Posted: Thursday, August 25, 2022
Professor Yi Sun, of The Second Xiangya Hospital, Central South University, Changsha, China, and colleagues conducted a study to characterize the genomic features of patients who have solid tumors harboring receptor tyrosine kinase (RTK) fusions involving ALK, ROS1, and NTRK. Their findings, which were published in the journal Frontiers in Oncology, may offer genomic information for the personalized clinical management of such patients.
“The gene-intergenic fusion and the fusion with rare formation directions accounted for a certain proportion in all samples, and 62 novel fusions were discovered,” the investigators commented.
Next-generation sequencing genomic data from 7,537 samples from Chinese patients with solid tumors were obtained and compared with data from 10,945 samples collected from patients in the Memorial Sloan Kettering Cancer Center (MSK) database. The researchers evaluated the association of ALK, ROS1, and NTRK fusions with age, gender, and cancer types.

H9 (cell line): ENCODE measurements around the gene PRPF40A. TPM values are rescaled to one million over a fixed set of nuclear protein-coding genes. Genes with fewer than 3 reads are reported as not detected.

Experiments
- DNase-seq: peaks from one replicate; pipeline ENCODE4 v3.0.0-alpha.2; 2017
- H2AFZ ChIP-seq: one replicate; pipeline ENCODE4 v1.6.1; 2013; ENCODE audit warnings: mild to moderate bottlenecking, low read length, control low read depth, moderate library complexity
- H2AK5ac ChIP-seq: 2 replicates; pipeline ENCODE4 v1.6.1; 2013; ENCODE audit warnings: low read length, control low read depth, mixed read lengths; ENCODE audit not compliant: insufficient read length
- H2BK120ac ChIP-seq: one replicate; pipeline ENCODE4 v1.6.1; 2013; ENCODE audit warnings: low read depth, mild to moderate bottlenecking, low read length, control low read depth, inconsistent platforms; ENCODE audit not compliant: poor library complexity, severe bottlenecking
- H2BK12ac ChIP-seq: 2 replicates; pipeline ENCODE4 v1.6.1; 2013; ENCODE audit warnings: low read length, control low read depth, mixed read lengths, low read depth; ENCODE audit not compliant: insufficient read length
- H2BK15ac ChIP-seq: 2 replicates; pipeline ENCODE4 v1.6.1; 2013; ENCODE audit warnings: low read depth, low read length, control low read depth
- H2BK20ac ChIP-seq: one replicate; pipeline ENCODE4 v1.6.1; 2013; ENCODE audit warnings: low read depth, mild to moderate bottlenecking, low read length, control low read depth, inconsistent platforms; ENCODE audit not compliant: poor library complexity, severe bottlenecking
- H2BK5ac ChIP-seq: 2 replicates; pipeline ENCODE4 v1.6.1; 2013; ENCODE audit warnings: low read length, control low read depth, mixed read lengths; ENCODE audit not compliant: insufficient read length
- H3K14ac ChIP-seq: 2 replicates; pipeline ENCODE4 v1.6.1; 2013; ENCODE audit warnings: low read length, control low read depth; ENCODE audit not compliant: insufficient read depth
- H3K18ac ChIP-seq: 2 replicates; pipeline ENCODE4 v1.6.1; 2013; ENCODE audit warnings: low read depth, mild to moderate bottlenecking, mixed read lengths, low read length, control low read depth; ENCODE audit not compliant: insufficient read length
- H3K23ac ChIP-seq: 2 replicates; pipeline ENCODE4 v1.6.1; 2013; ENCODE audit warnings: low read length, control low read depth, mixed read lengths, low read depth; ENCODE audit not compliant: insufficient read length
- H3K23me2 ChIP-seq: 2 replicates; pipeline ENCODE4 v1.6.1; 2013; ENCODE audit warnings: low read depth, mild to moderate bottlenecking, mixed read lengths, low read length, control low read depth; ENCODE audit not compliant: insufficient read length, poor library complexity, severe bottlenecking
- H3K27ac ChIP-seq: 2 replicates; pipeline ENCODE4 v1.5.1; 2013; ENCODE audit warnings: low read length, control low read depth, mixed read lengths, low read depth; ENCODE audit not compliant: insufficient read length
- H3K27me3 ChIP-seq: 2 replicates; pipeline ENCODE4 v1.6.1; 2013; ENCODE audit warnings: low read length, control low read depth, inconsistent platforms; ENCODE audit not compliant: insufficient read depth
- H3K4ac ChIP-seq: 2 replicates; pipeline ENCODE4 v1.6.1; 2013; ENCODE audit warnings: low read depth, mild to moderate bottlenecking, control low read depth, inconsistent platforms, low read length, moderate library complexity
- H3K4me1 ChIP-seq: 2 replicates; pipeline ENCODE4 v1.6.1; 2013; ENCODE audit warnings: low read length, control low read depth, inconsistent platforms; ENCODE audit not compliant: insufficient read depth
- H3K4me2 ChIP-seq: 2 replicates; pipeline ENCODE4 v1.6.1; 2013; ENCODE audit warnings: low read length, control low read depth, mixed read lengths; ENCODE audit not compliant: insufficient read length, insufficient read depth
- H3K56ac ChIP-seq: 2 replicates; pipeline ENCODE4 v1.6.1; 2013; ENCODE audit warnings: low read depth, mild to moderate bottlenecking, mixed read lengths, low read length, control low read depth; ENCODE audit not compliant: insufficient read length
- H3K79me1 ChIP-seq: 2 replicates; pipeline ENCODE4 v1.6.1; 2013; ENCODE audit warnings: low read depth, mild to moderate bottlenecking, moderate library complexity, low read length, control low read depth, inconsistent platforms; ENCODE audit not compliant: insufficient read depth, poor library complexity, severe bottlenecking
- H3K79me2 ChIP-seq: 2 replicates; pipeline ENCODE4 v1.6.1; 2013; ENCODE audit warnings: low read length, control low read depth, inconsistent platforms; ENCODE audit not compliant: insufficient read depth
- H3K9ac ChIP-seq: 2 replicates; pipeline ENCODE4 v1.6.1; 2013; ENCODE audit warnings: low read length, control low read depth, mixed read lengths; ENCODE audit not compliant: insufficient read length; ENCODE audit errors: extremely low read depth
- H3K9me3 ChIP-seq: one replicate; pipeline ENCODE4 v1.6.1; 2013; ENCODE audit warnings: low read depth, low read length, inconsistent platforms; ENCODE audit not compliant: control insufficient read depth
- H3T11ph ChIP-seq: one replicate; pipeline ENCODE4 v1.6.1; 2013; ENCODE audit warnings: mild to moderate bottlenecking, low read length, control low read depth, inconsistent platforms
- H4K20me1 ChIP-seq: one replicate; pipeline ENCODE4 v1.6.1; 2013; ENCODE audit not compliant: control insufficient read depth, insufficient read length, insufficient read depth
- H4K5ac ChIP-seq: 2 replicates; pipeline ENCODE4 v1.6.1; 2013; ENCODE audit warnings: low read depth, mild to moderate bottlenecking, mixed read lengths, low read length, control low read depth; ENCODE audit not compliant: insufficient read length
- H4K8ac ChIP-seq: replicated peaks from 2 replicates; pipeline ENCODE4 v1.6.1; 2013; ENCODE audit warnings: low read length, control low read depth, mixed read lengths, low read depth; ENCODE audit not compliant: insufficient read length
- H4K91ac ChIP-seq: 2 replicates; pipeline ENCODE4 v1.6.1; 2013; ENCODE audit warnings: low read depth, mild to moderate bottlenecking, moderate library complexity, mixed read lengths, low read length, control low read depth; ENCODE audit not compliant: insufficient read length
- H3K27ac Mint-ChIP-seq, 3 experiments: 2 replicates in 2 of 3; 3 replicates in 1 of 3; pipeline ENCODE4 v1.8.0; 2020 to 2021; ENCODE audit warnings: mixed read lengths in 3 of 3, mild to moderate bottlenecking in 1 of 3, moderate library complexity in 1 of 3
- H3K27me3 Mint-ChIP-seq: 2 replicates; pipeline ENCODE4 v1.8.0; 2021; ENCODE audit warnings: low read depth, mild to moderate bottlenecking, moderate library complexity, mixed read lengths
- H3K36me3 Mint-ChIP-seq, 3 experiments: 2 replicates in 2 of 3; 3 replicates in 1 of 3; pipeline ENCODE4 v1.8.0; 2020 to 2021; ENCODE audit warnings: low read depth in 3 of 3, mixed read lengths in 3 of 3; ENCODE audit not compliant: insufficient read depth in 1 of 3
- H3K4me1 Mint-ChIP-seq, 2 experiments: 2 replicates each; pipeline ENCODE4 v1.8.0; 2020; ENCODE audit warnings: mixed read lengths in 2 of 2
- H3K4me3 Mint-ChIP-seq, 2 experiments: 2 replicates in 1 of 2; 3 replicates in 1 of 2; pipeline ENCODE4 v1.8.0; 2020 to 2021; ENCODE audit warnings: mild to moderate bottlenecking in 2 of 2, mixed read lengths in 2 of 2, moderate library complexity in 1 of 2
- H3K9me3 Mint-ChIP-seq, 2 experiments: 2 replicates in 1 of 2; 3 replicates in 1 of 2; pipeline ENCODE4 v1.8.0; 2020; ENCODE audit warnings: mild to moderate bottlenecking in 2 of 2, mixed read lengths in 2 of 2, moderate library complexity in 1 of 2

A total of 180 Chinese patients with solid tumors and 121 patients in the MSK database were found to have ALK/ROS1/NTRK fusion–positive tumors. Based on their statistical analysis, the researchers found that 1.4% of patients harbored ALK rearrangements, 0.5% of patients harbored ROS1 rearrangements, and 0.5% harbored NTRK fusions. These fusions were found to be more common in younger female patients (P < .001) and had a greater expression of PD-L1. The frequency of copy number variations found in ALK/ROS1/NTRK fusion–positive samples was associated with a poor prognosis (P = .01), the investigators reported.
RTK fusions (including ALK, ROS1, and NTRK) exhibited a higher PD-L1 expression than RTK fusion–negative tumors (P < .0001), with the highest expression exhibited in tumors with ALK (P = .0484); according to investigators, this finding may offer predictive values for the benefits of immune checkpoint inhibitors in the treatment of solid tumors. The researchers also noted that 7% of the Chinese patients with RTK fusion–positive tumors carried the pathogenic IL-7R copy number variation compared with 0% of the MSK cohort.
Disclosure: For a full list of authors’ disclosures, visit frontiersin.org.